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Compressor Overheating Diagnosis & Prevention

In this podcast episode, Bryan and Eric Mele discuss the diagnosis and prevention of compressor overheating in HVAC and refrigeration.

The main causes of compressor overheating are inadequate cooling back to the compressor, low charge, restrictions, and sometimes even poor suction line insulation. We want to keep the suction temperature low while maintaining appropriate superheat. If the suction line temperature is too high, the compressor can't cool down well enough. Dirty condenser coils, low voltage, weak capacitors, or an inadequate condenser fan can also lead to compressor overheating.

Electrical problems, including too little capacitance, will make a compressor go out on thermal overload. When you have refrigerant problems, the thermal mass will just keep growing; it takes a long time to heat the compressor up, and it will take a long time to cool it down.

In a thermal overload, a bimetallic disk in the compressor will open and break all three legs of power. When a compressor goes out on thermal overload, it will make an open circuit, and you will read infinite ohms. Knowing that the compressor has gone out on thermal overload is just the beginning of compressor overheating diagnosis.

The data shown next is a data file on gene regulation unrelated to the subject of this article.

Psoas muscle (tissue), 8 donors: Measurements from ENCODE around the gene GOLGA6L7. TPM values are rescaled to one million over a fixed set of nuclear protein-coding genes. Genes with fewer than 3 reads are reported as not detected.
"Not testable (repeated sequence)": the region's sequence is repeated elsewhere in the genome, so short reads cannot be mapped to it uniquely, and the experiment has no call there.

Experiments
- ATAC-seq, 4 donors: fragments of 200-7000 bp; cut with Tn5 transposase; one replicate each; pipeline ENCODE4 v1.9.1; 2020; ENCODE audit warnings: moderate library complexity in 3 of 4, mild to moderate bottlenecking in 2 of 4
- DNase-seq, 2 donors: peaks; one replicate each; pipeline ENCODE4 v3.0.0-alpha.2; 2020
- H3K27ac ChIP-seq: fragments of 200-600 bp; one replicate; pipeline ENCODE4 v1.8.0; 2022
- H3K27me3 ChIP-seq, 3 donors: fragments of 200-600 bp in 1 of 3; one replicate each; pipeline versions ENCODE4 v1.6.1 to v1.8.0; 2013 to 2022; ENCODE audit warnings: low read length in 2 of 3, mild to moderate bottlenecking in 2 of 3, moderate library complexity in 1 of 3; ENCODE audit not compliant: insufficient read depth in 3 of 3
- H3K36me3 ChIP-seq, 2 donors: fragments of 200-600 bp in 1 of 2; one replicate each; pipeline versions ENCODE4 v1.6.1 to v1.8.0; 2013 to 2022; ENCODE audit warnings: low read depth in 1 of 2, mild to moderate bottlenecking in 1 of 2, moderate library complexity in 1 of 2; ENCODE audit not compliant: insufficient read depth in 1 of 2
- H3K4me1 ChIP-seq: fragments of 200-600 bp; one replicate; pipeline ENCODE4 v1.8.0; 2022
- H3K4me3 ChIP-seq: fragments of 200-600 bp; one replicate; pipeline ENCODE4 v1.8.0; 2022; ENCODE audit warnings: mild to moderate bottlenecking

So, to begin diagnosis, you'll want to make sure there's refrigerant in the system. Inspect the unit visually and note anything that seems odd. Then, you'd check your capacitor for electrical problems. You can also feel the compressor to get an idea of the extent of the overheating (try not to burn yourself). You'll also want to monitor the amp draw, condensing temperature, suction pressure, and superheat.

Eric and Bryan also discuss:

  • Axial fans
  • Condenser fan intermittent failures
  • Resetting the compressor
  • Cooling down the compressor
  • Setting up your meter
  • Being out on high pressure
  • Wrapping wire to increase ammeter resolution
  • High return gas temperature

Learn more about Refrigeration Technologies HERE.

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One response to “Compressor Overheating Diagnosis & Prevention”

  1. I have a bad experience when checking a compressor that was tripping the breaker on a residential condenser unit. The compressor popped one of the electric connections shutting pieces and freon. I was very close to get injured.

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